Growth, Freedom and Fresh Air (NoCZ-12)

What I love most about the No Comfort Zone Challenge is the week long duration. Each week I begin with something different and if I like what I did last week I find a way to incorporate into my life. And if I don’t like it, well, it’s only a week, right?

You cant start the next chapter of your life if you kee re-reading the last one ...

I had no idea that spending time in my basement away from my regular routine would lead to hot baths, quiet mornings and a more organized basement!

Last week, I challenged myself to read a book out of my comfort zone and … and boy oh boy did I pick a doozy.  The nonfiction book called The Imperial Life in the Emerald City is an expose about the misadventures of the US occupation in Iraq after Saddam’s fall. As I read, my heart dropped and my disgust grew. The arrogance and deceit were evident everywhere you looked. My heart hurt to read it. So, good-bye book… I gave it a good try (6+ Chapters) but the leadership, greed and disregard for the citizens was too demoralizing.

A second book I have open and am reading is called The Happiness Project and it’s a study about …yes, you got it right — Happiness. Talk about two sides of a coin! Whew…

This week will be 30 minutes walking per day – outside. NO treadmill, track or elliptical machine. Out in the fresh air under the sky I love so much. I’ll let you know how it goes.

What do you plan to do?

Memorial Day Awakening

Memorial Day
Image by Rennett Stowe via Flickr

Growing up I remember sitting in front of the television, watching Fred Hilligues tell us about another offensive, another wave of soldiers who died in Viet Nam. In those days, we all watched the news. We all knew where our brothers and neighbors and cousins were deployed. We all prayed. We all believe in our government.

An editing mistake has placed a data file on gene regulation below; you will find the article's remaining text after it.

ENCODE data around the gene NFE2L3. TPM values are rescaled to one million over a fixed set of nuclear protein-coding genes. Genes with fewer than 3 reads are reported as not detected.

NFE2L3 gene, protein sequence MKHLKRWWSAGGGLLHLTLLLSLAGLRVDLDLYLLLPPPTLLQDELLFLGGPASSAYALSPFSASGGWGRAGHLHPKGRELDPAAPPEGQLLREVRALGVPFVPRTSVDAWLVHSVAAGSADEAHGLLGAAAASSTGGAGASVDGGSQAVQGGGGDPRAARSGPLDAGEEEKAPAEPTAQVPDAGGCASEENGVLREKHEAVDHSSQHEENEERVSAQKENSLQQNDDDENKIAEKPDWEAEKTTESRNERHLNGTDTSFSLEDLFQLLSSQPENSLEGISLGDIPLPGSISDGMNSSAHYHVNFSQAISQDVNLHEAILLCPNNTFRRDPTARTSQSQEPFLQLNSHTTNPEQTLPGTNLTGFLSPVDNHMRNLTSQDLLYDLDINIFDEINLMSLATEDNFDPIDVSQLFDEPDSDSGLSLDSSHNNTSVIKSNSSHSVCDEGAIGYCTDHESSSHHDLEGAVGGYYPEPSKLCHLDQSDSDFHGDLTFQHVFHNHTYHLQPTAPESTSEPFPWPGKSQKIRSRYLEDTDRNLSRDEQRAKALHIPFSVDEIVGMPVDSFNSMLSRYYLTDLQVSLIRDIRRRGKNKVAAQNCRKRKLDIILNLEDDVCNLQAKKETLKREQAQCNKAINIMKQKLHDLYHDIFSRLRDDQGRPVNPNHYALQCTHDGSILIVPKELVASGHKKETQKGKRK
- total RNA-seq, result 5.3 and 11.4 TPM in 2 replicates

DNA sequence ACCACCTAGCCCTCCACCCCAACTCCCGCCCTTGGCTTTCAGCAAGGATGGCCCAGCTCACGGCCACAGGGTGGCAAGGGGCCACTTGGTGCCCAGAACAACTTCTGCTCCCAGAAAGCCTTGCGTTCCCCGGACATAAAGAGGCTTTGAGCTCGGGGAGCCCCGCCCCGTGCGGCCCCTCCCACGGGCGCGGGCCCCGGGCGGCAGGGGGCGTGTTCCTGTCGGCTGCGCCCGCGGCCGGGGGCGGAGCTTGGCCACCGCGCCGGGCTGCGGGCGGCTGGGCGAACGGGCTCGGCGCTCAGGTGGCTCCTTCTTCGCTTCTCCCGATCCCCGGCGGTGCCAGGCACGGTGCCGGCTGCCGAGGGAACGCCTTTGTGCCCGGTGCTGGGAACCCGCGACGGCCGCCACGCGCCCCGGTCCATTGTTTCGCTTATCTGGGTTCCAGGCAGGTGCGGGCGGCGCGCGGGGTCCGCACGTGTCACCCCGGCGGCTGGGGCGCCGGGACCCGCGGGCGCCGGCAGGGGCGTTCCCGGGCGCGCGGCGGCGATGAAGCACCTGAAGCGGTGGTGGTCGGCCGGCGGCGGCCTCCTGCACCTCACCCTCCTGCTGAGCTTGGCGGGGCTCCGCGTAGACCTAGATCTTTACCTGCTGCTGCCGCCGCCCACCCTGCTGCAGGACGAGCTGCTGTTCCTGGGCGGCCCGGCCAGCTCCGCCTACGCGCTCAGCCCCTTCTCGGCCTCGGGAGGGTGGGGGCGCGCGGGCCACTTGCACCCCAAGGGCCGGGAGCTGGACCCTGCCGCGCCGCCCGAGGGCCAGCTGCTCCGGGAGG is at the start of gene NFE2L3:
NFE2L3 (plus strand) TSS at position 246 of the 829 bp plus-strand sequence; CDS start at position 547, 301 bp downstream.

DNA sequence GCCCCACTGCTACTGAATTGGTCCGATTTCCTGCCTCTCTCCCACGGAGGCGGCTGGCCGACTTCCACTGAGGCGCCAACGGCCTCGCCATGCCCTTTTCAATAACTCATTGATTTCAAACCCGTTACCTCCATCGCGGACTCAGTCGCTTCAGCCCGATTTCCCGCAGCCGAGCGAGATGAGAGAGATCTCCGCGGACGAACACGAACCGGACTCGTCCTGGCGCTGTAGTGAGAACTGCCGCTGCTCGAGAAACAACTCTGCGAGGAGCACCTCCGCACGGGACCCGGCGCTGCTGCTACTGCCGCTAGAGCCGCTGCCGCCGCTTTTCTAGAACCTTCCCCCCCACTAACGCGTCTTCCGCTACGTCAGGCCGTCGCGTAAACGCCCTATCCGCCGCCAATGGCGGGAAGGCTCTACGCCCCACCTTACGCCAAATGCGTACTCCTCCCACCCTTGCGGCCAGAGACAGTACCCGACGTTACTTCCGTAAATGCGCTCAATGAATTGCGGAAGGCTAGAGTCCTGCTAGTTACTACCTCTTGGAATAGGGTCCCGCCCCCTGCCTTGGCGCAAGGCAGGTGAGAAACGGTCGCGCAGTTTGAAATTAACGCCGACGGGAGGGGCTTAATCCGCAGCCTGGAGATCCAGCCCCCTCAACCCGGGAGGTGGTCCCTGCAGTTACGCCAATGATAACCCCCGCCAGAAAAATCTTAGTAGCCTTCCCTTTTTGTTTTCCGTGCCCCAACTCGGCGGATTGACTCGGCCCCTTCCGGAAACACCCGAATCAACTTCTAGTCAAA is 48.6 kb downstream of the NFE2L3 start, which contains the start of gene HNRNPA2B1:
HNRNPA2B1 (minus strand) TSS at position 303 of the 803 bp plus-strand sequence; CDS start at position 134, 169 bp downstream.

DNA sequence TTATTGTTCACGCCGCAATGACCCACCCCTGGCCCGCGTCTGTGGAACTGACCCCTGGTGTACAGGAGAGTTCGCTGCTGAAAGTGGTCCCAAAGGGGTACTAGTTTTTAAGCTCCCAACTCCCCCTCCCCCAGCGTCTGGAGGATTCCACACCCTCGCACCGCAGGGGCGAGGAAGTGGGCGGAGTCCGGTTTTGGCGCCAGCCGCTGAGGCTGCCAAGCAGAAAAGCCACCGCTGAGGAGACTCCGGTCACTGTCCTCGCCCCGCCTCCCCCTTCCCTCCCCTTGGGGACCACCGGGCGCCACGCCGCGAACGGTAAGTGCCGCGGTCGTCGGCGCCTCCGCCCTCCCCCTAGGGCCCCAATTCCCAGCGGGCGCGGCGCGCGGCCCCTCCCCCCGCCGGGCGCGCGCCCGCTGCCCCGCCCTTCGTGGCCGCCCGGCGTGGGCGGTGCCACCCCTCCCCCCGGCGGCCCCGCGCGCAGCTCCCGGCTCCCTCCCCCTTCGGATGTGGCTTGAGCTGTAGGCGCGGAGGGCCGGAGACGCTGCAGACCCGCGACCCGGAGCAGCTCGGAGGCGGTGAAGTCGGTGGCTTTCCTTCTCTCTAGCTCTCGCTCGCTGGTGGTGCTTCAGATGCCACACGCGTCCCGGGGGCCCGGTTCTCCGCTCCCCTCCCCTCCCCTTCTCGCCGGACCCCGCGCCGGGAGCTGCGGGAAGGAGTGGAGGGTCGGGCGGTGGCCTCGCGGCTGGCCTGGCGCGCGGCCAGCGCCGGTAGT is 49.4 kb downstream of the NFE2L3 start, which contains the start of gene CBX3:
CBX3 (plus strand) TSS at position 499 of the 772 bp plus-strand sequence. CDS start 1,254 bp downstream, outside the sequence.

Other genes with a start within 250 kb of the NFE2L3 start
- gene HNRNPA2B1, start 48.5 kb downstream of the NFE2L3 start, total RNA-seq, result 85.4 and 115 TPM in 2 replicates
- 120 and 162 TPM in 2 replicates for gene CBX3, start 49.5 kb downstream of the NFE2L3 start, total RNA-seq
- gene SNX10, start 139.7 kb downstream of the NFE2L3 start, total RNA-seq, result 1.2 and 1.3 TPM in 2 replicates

That gradually changed.

Our boys did not come home.

The government did not welcome them, receive them or recognize them.

We started counting the dead.

Parents stopped believing in their government and their children followed suit.

We stopped praying.

We understood the war was a political event and our dead were the price we paid.

Today, when a solider dies, they are called “Troops”. Six US troops died today. A troop is an elusive entity. In reality, six young men died today. The government had to find a way to make the public forget that the dead were our boys and girls.

Over 51,000 soldiers died in Viet Nam.
The causality count in Iraq since 2003 is more than 100,000.

I believe we must honor those who have died for our country AND I believe we must question why any more of our young are sent into battle.

Viet Nam Veterans Memorial–  www.vvmf.org